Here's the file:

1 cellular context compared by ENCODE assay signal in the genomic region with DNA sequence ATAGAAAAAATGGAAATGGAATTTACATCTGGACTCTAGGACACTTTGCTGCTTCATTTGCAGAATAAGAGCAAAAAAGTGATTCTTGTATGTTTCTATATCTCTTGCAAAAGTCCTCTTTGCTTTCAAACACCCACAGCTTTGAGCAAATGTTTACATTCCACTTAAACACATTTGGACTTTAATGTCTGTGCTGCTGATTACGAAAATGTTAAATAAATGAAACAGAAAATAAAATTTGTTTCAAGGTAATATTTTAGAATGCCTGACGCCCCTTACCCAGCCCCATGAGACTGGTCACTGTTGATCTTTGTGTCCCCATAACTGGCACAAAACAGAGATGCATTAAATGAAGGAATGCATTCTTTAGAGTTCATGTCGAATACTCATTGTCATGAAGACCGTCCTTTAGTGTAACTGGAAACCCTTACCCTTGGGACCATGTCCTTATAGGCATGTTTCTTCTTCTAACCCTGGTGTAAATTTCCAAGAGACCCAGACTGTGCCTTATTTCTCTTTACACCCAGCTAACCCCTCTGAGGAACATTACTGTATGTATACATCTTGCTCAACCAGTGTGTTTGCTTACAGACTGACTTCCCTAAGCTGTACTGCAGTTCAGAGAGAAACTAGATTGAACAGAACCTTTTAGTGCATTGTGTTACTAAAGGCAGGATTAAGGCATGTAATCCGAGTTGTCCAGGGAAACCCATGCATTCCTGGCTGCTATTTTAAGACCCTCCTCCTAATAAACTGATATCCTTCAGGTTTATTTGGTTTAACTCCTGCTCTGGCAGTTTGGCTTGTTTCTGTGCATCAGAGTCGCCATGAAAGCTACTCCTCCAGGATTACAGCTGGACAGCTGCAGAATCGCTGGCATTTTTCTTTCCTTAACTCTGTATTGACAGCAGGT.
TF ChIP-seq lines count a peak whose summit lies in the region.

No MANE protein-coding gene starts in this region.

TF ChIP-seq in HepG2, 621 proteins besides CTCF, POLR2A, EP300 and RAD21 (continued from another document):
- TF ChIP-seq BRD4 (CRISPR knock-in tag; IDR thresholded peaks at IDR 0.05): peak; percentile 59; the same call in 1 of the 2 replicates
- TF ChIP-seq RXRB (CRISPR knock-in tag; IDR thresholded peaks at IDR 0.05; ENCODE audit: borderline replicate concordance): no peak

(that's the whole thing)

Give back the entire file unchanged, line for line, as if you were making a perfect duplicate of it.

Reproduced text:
1 cellular context compared by ENCODE assay signal in the genomic region with DNA sequence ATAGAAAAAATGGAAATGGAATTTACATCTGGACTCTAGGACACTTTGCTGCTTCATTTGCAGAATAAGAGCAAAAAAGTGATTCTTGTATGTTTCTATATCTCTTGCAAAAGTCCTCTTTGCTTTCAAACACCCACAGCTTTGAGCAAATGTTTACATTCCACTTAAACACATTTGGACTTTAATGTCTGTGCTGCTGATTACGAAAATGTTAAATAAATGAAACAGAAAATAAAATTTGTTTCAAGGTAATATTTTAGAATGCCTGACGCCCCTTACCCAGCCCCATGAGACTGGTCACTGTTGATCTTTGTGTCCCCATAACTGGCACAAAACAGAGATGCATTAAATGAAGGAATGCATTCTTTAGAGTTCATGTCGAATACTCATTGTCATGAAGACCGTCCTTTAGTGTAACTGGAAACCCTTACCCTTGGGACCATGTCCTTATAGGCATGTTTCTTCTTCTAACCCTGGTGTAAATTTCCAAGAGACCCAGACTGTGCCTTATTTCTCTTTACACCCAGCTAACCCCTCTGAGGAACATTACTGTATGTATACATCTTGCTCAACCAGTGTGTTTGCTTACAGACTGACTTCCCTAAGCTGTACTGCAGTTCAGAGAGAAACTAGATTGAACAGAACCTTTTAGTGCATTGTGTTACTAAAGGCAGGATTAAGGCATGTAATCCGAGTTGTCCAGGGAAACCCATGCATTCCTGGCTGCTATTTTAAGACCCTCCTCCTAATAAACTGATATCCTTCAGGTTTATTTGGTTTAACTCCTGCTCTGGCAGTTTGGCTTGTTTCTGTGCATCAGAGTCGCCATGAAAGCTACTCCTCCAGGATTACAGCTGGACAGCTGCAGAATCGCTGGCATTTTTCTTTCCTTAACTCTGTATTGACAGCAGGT.
TF ChIP-seq lines count a peak whose summit lies in the region.

No MANE protein-coding gene starts in this region.

TF ChIP-seq in HepG2, 621 proteins besides CTCF, POLR2A, EP300 and RAD21 (continued from another document):
- TF ChIP-seq BRD4 (CRISPR knock-in tag; IDR thresholded peaks at IDR 0.05): peak; percentile 59; the same call in 1 of the 2 replicates
- TF ChIP-seq RXRB (CRISPR knock-in tag; IDR thresholded peaks at IDR 0.05; ENCODE audit: borderline replicate concordance): no peak